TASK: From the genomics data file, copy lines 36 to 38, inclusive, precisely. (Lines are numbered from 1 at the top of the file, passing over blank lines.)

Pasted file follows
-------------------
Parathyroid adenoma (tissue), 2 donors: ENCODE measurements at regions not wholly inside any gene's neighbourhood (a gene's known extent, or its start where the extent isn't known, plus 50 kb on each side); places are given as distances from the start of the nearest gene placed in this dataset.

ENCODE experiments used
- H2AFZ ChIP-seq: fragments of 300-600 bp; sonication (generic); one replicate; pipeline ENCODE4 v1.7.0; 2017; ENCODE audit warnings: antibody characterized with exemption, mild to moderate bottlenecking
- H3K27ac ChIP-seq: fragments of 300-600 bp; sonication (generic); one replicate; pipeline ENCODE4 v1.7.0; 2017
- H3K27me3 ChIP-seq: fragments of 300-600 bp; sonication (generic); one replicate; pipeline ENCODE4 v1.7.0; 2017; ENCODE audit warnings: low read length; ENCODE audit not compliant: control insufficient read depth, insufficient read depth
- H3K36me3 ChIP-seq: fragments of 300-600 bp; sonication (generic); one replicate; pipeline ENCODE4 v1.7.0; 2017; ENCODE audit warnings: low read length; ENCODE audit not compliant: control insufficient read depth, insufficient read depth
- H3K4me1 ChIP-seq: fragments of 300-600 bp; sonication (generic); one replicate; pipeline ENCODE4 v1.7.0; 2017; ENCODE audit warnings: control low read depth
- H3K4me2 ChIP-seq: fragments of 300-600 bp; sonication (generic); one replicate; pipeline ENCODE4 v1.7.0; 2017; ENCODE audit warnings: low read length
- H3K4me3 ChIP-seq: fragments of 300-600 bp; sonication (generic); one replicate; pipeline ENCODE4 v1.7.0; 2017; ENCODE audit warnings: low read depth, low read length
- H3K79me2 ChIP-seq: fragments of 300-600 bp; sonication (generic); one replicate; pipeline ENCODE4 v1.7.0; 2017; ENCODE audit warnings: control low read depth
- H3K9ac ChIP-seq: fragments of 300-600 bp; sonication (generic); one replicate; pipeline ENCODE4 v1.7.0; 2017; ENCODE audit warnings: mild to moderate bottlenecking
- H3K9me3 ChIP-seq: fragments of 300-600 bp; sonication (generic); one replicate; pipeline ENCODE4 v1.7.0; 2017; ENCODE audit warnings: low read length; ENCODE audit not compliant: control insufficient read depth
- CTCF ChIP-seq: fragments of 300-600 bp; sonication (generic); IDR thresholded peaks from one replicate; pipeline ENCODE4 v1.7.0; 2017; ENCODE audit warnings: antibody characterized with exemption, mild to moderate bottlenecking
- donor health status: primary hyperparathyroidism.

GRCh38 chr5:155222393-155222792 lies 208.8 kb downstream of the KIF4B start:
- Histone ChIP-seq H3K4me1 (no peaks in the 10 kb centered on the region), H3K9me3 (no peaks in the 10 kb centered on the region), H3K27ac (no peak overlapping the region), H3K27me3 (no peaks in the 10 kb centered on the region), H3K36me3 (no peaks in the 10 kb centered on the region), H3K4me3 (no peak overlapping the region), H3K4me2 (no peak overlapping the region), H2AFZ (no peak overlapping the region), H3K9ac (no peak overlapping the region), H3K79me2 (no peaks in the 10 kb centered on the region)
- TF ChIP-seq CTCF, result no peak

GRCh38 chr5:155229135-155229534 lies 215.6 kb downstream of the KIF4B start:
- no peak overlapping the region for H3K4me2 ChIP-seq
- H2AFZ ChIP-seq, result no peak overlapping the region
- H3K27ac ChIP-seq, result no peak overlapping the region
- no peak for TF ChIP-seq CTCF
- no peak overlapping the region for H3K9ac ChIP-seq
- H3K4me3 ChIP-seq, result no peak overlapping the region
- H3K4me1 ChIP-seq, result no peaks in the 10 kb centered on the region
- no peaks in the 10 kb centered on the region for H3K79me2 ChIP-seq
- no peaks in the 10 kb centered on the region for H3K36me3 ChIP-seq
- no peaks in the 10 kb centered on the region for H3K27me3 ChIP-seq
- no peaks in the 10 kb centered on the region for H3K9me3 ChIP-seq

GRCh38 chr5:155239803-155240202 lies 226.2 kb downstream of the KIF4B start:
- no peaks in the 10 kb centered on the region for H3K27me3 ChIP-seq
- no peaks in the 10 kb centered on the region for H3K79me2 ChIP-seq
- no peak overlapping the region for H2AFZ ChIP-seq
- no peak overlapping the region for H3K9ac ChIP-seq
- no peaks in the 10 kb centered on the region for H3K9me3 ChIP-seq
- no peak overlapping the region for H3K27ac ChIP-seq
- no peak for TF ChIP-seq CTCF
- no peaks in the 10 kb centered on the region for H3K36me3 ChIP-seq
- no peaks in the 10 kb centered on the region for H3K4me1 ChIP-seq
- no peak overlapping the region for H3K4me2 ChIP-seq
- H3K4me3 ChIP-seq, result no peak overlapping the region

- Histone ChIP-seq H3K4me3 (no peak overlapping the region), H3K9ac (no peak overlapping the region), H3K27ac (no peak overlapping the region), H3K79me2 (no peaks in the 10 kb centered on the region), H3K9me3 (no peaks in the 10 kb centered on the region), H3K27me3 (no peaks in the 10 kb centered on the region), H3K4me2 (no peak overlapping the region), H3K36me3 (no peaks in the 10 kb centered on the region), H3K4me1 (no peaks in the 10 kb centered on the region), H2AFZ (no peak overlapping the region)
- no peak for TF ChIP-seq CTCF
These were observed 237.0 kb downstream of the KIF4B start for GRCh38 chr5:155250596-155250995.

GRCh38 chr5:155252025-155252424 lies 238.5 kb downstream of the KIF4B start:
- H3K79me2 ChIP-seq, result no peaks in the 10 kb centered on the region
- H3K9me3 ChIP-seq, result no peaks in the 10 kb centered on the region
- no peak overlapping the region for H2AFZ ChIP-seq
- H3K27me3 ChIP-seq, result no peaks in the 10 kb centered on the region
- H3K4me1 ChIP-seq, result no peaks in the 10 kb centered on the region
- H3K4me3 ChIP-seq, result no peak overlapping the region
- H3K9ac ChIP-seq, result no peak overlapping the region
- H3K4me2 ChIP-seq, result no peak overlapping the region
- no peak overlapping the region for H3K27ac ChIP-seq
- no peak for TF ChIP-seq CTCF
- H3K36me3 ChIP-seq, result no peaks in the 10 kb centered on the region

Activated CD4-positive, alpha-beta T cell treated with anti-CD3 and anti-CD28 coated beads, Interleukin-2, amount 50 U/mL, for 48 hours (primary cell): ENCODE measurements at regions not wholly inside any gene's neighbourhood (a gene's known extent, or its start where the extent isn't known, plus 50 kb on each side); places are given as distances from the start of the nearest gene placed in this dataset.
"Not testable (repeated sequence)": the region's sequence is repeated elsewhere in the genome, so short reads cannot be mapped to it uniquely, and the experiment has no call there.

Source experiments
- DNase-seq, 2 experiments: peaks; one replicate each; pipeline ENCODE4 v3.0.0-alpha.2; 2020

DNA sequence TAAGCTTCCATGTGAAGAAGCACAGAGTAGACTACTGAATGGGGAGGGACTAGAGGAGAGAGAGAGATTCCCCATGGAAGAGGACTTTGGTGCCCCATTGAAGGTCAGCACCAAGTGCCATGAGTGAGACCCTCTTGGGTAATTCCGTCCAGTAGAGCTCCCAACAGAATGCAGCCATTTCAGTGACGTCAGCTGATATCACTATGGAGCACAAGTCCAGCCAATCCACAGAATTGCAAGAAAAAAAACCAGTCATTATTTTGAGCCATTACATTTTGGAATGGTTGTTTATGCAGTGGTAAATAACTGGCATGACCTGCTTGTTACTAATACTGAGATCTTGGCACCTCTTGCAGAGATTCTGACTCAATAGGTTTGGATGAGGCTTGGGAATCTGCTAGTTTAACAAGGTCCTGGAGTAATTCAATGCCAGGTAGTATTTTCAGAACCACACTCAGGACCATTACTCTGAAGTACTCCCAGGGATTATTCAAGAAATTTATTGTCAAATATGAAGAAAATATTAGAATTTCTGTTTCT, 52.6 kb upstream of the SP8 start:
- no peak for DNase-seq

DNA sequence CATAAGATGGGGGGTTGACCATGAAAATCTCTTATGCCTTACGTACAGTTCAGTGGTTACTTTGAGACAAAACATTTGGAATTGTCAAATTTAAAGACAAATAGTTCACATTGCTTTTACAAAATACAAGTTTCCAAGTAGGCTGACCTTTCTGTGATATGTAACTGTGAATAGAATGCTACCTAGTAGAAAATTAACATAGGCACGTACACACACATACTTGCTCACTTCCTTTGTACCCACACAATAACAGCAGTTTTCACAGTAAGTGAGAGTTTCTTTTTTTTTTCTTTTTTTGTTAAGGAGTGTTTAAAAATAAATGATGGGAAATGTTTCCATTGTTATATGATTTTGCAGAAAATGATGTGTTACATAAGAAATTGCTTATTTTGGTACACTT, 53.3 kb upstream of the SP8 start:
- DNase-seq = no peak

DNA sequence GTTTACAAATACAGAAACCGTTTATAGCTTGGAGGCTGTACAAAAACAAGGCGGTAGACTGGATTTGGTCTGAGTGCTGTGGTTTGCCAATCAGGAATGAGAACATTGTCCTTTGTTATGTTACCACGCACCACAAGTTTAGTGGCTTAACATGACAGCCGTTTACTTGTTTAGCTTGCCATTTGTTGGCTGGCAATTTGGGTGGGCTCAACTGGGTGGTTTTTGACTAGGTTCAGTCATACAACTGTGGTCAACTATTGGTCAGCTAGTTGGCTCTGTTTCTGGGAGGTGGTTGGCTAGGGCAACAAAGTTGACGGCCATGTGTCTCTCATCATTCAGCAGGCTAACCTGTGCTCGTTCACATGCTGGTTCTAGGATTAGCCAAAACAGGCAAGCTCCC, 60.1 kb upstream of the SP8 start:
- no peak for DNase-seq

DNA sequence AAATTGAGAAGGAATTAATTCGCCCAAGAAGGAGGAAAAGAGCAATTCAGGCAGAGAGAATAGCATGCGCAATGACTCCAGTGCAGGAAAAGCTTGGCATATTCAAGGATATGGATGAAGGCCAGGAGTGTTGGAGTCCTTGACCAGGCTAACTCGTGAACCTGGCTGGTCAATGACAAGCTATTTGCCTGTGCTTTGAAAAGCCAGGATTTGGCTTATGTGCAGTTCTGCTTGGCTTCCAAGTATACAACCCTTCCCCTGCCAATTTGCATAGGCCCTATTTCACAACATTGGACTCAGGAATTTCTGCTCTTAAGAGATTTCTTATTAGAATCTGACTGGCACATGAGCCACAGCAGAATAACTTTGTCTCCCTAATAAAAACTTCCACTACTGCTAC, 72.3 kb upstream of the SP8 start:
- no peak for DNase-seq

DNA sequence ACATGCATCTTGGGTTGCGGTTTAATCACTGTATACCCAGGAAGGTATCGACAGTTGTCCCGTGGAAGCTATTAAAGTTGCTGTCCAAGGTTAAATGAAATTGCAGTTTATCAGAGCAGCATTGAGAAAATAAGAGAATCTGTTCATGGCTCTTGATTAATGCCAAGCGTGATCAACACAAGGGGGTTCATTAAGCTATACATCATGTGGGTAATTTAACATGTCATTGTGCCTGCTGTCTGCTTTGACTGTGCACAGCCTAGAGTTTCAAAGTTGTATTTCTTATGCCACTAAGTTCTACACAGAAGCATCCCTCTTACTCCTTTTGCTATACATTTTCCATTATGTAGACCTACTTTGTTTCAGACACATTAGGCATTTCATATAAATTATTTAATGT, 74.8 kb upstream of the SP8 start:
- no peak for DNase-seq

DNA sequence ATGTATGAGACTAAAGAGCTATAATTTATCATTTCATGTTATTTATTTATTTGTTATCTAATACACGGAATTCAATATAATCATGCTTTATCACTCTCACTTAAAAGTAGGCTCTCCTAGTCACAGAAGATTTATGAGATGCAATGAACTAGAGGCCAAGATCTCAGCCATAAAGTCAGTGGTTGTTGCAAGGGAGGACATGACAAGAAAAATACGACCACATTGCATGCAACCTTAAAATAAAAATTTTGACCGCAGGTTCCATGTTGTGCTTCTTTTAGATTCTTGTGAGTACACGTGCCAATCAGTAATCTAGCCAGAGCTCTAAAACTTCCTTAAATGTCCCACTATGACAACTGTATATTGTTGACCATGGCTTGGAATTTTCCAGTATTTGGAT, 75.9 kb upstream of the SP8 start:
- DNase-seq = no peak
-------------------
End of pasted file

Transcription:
- no peak overlapping the region for H3K27ac ChIP-seq
- no peak for TF ChIP-seq CTCF
- no peaks in the 10 kb centered on the region for H3K36me3 ChIP-seq